8 Strategies for Talking with Teenagers About Self-Care

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1. Practice self-care consistently, regularly, and with purpose. Check-in with yourself daily, and multiple times a day if you can. Making time for yourself EACH day. You are constantly modeling behavior to your children, and they witness and learn from the ways you tend to yourself and your energy. Equally importantly, you need self-care practices in order to feel sustained and resourced so that you can show up in your role of parent.

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2. Define self-care together. The purpose of these practices is not a way to be “fixed” or “changed;” instead, it’s about being exactly where we are. Describe these practices as a necessary and normal part of life for all people, and invite your teenager to share what they know about the topic. Additionally, it might be helpful to address emotional hygiene as part of overall wellness.

3. Ask your teen where and how they feel the happiest/most comfortable/most at ease. You might ask questions like, “Where do you feel most joyful and relaxed?” “What helps you feel most calm and comfortable?” Give them the space to name and describe places and activities that feel calming to them. Your job here is to listen more than you talk.

4. Ask your teen about the parts of their lives that cause stress or energy drain. Get in the habit of asking open-ended questions like, “When do you notice feeling the most stress during the day?” Again, you are creating an opening for self-reflection through which your teen will better know themselves, so steer clear of advice-giving as you listen.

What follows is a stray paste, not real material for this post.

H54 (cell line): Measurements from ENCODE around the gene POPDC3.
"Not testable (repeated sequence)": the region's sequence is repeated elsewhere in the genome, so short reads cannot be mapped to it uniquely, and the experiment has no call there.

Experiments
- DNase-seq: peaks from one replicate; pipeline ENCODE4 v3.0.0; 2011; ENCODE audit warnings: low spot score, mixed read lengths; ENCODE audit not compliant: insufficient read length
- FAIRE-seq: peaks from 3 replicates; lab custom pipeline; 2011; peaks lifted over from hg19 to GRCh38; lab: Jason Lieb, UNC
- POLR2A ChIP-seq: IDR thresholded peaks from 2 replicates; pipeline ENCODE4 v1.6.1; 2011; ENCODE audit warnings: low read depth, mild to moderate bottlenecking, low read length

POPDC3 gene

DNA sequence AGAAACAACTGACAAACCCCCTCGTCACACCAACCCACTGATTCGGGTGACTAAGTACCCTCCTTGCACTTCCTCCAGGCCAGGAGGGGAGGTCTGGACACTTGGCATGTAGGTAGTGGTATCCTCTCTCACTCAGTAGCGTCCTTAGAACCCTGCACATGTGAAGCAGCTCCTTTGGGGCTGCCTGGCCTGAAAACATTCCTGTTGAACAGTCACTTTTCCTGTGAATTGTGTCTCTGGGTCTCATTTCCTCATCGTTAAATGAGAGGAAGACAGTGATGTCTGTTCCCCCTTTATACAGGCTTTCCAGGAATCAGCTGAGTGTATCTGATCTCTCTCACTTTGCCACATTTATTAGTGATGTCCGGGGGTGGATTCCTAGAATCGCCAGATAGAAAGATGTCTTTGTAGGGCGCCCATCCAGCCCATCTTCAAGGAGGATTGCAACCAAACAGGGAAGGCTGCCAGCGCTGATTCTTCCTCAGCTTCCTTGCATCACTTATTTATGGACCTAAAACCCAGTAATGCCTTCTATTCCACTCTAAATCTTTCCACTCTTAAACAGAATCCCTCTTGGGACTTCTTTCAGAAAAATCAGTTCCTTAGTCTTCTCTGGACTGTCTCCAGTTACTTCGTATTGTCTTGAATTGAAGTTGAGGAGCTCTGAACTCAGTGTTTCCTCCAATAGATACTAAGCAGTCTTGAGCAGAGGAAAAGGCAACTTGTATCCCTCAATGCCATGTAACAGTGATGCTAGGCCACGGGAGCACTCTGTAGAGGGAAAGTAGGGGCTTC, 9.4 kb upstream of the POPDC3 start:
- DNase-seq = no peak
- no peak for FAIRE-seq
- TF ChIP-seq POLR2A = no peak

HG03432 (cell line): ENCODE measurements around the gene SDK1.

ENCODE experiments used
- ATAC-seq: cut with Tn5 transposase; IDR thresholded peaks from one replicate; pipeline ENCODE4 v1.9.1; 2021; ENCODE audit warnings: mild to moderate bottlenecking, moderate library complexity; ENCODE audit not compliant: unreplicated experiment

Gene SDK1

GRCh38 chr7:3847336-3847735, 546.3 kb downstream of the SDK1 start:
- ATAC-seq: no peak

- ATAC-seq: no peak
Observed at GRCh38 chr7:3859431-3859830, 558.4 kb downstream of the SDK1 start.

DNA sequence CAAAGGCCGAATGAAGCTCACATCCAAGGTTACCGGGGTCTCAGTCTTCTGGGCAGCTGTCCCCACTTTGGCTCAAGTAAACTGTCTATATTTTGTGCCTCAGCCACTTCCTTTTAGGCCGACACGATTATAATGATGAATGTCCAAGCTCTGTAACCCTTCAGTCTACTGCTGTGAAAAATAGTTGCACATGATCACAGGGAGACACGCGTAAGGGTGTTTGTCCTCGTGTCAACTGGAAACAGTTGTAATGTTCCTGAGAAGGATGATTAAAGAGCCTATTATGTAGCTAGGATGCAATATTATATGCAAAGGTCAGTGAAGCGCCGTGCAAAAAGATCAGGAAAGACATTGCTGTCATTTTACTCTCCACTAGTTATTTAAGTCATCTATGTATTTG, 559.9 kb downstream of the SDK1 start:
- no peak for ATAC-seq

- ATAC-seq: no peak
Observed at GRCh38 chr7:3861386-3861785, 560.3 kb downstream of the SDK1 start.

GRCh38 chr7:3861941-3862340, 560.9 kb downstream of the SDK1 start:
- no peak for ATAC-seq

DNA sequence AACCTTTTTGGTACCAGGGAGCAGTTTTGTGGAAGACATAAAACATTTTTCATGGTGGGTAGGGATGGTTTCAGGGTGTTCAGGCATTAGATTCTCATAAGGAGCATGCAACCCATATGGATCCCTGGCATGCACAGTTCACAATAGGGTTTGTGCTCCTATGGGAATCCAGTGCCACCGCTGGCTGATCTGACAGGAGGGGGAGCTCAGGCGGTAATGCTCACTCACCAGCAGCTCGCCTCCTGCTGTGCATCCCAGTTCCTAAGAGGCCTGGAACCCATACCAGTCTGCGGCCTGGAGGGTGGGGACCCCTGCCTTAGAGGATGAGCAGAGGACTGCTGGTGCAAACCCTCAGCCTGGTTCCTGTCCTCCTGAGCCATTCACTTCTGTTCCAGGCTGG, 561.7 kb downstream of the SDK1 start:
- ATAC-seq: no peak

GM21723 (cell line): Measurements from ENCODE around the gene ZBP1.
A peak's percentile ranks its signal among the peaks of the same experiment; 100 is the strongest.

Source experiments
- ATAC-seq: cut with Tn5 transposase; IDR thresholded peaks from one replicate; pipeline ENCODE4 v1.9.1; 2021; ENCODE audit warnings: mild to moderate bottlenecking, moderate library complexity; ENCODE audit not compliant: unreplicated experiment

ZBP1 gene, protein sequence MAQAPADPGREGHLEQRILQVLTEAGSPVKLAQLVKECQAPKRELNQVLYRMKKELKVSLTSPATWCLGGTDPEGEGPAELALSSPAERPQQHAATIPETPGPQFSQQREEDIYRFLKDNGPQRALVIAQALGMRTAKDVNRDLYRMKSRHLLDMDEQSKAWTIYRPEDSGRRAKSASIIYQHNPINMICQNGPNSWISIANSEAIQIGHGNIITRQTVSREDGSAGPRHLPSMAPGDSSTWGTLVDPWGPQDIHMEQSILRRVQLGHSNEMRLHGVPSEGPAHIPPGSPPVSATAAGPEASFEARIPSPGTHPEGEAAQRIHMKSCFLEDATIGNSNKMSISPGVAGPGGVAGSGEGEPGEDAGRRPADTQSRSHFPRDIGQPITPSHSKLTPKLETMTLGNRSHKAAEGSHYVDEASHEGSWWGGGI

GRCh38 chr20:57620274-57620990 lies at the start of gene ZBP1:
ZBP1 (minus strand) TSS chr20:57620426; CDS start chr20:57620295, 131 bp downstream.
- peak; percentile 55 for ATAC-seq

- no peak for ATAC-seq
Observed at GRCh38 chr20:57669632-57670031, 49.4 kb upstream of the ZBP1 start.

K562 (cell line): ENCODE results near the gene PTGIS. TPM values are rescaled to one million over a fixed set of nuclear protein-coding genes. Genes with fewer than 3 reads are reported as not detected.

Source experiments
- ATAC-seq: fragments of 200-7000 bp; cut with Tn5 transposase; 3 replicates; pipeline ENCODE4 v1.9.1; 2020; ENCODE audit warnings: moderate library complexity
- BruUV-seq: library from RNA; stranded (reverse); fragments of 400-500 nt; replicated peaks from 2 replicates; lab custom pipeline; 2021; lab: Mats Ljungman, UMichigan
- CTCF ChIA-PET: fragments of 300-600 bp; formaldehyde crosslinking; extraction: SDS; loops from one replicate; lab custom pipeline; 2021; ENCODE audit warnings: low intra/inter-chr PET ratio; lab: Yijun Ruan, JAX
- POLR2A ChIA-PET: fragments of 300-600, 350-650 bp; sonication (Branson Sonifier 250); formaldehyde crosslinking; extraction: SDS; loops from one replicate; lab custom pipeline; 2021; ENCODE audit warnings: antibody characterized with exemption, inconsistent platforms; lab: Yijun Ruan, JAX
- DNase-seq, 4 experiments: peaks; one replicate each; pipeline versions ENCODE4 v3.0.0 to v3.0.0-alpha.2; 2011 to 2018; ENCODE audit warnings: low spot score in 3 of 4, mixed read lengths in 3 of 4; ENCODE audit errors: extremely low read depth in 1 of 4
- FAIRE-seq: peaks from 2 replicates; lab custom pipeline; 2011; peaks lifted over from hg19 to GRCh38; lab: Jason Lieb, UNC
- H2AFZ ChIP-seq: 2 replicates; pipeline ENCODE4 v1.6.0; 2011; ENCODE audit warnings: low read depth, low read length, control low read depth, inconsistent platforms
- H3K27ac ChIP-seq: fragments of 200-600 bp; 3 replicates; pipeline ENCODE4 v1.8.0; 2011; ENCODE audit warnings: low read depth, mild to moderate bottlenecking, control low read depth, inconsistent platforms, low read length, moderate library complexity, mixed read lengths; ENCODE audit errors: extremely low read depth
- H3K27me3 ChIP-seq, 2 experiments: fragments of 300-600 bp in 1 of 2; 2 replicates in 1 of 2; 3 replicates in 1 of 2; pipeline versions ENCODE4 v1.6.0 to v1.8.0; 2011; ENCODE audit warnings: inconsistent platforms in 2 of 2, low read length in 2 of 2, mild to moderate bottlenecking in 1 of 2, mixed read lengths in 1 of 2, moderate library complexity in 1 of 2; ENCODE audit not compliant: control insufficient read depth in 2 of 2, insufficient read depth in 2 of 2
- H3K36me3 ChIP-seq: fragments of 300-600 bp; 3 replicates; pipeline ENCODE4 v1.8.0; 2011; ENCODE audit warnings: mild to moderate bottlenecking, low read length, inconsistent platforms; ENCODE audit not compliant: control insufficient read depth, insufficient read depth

5. Emphasize that self-care doesn’t have to cost money or look like it does in the magazines or on Instagram. It’s important that we demystify self-care. It doesn’t have to mean going to a fancy spa for an entire weekend. These practices can be DIY, done in the comfort of your own home or a public park, and require nothing but a little bit of time and intention. Again, ask your teen what ideas they already have for self-care, and if they are open you can brainstorm ideas together. Additionally, I suggest keeping a list of go-to routines on the fridge to add some accountability and easier access in moments of stress.

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6. Make family check-ins normal. Model emotional awareness by describing where you feel sensations such as anxiety, overwhelm, peace, joy, etc. in your body. Make time to check in with yourself and your family, inviting your teen to notice and name what they are noticing too. (If you get shoulder shrugs at first, that’s okay. I encourage you to keep trying, keep leaving the door open because one day they might be ready to share.)

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7. Support your teen in developing and committing to routines for self-care. Talk about the times of day you intentionally care for and soothe yourself. How do you fit this into your daily routines? Ask questions such as, “What times of day do you tend to feel more stressed? Tired?” or “How do you plan to add these rituals into your schedule?” If you have a weekly routine of reviewing family schedules, include self-care appointments or practices in the conversation and on the calendar!

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